Your posture doesn’t just affect how you look. It can actually affect your overall well-being.
Did your mother tell you to stand up straight? Of course she did. And once again, she was right.
Poor posture can cause headaches, pain in the back and joints, and fatigue. And unfortunately, as we get older, we tend to slouch more.
Good posture is defined as a body position that maintains the natural curves of your spine, Lindsay Newitter, owner of the Posture Police, told Shape magazine, and it is unique to each person. Proper posture means “having a full range of motion in joints and being able to easily find a place that's centered and neutral,” she noted.
Risk factors for poor posture
Several factors can increase your risk of poor posture. A lack of exercise, obesity, and poor nutrition can all put you at greater risk.
Then there are daily habits. If you sit at a computer for long periods of time or look at your phone all day, your body can slowly become misaligned because of constantly hunched shoulders and a craning neck.
Your muscular fitness can also have a significant effect on posture. Weak core abdominal muscles make it difficult to comfortably maintain proper alignment. Muscle imbalance–having certain muscles weaker than others–can also aggravate poor posture.
Finally, as is so often the case, it’s in your genes. (You knew that part was coming, didn’t you?) Scoliosis, Scheuermann’s disease, and low bone mineral density can all have an effect on a person’s posture.
Check your posture
How is your posture right now? Your ribs should be lifted, your shoulders back and down, and your feet flat on the floor.
If this position feels like a strain, your posture probably could use some improvement. But don’t fret! There are several simple exercises and movements you can do to improve your posture over time.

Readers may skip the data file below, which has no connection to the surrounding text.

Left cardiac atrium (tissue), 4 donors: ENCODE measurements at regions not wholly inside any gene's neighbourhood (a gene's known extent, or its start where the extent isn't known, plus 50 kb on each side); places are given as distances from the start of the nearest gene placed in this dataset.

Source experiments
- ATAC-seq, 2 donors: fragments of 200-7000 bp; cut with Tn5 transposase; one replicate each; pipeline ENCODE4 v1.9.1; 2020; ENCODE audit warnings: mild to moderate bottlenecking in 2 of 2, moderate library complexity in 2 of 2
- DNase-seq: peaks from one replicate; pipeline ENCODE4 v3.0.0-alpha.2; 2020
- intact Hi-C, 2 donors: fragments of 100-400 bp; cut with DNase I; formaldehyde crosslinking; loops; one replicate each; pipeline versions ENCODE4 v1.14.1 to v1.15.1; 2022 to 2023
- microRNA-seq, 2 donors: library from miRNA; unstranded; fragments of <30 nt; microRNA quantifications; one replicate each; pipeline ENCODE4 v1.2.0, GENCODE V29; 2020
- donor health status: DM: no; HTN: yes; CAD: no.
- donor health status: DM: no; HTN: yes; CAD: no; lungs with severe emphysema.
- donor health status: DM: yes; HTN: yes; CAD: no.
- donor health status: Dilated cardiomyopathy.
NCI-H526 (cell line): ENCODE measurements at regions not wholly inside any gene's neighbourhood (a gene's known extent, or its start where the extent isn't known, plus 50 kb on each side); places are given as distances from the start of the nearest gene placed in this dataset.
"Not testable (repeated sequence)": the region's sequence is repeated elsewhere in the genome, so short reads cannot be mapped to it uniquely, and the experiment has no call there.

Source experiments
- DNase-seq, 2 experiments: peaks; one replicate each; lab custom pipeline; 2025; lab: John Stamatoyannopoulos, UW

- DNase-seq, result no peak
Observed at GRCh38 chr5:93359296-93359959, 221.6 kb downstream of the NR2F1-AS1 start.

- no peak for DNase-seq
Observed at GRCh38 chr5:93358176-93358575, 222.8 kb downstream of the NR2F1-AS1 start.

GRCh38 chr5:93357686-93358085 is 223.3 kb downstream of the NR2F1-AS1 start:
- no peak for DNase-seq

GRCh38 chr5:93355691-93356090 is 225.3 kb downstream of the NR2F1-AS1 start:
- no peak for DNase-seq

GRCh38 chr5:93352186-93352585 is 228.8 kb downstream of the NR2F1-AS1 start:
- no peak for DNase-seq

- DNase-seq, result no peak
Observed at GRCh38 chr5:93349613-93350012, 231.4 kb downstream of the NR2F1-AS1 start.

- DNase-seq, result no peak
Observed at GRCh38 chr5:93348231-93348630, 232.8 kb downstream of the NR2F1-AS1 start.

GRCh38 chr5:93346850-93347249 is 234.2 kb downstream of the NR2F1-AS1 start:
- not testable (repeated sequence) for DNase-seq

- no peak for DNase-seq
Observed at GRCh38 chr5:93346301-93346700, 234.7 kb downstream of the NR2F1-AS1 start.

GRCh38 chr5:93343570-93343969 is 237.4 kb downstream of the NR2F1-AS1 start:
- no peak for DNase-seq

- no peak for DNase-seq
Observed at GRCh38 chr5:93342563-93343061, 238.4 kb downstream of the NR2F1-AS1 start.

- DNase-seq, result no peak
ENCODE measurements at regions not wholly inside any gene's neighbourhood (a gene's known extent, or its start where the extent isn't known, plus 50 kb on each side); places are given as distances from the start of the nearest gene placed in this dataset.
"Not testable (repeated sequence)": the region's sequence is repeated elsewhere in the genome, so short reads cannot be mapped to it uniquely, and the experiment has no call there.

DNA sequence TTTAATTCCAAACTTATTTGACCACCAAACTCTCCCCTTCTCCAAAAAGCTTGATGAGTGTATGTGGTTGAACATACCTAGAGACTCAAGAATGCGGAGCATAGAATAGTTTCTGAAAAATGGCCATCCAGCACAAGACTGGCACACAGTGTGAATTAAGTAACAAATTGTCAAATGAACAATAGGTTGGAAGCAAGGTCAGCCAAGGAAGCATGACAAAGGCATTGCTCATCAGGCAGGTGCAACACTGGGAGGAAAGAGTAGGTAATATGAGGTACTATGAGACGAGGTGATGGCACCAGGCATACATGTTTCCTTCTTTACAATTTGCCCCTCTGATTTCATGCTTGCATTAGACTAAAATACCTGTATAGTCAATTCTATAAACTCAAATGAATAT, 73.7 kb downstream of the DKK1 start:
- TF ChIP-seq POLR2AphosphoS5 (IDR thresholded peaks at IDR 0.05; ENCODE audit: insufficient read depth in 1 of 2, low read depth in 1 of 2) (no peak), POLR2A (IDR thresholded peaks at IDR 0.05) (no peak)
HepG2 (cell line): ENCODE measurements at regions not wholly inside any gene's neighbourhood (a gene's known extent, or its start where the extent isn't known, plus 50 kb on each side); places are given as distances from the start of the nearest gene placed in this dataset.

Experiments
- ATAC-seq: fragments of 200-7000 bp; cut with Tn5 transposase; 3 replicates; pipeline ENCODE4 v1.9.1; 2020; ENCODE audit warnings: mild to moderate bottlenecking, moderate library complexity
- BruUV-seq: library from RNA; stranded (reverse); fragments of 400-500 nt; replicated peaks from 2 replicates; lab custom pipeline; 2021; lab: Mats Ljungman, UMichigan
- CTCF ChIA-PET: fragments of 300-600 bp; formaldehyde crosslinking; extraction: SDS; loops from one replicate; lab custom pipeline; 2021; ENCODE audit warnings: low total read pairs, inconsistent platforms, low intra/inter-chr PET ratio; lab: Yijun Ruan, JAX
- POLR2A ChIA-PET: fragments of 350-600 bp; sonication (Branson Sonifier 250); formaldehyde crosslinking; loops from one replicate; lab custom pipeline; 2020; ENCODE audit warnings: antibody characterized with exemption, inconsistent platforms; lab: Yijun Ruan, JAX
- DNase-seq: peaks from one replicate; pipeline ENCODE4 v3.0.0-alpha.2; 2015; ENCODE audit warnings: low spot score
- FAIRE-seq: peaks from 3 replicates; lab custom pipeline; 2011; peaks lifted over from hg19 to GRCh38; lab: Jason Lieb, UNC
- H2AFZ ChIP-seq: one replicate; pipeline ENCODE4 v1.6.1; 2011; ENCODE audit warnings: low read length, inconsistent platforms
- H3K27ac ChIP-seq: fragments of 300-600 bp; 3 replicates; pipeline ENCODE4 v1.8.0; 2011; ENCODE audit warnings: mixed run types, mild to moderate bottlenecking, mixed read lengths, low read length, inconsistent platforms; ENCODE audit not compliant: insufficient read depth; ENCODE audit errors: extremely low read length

Here are some of the best exercises to try. Each can be done standing or sitting.
Chin tuck and jut
You can do this exercise while sitting or standing. To start, sit down and pull your chin straight back. Then, jut it forward in the opposite direction. Hold it there for a moment then relax and return to the natural position. Repeat the movement 10 times. This exercise helps to stack the neck bones so they’re in the neutral position.
Sit or stand with your arms at your sides. Breathe in as you raise your arms to shoulder height. Be sure that you are bringing your shoulder blades together in your back. Hold for a moment then return to your original position. Repeat this movement 10 times. This exercise improves the flexibility in your ribs.
Stand with your back against the wall. Place your feet shoulder-width apart and look directly forward. Place one hand at your lower back and try to flatten your back while exhaling at the same time. Your hand should feel increased pressure. Then return to the resting position while inhaling. Repeat this movement 10 times. If the exercise is too difficult to do standing up, try to sit on a stool with your back to the wall and perform the exercise in the same way. This movement strengthens the muscles in the lower back and buttocks.
Sit in a chair comfortably. Lift your shoulders up, back and then down. Breathe normally while performing the exercise: Repeat it 10 times. This exercise creates space and flexibility in your ribs and shoulders.
Sit or stand with your arms at your sides. Slowly inhale while you pull your spine as tall as possible. Hold for a few seconds then release, exhaling and returning to a relaxed position. Repeat this movement 10 times. This helps to correct hunched posture, while also stretching the muscles in the chest.
To see improvements in your posture, do these exercises daily for several weeks, and then continue regularly to maintain your improved posture.
In addition to these specific movements, exercising, stretching, weightlifting, and balance training will help improve your posture and overall fitness level as well. As always, consult with your doctor before starting any exercise program.
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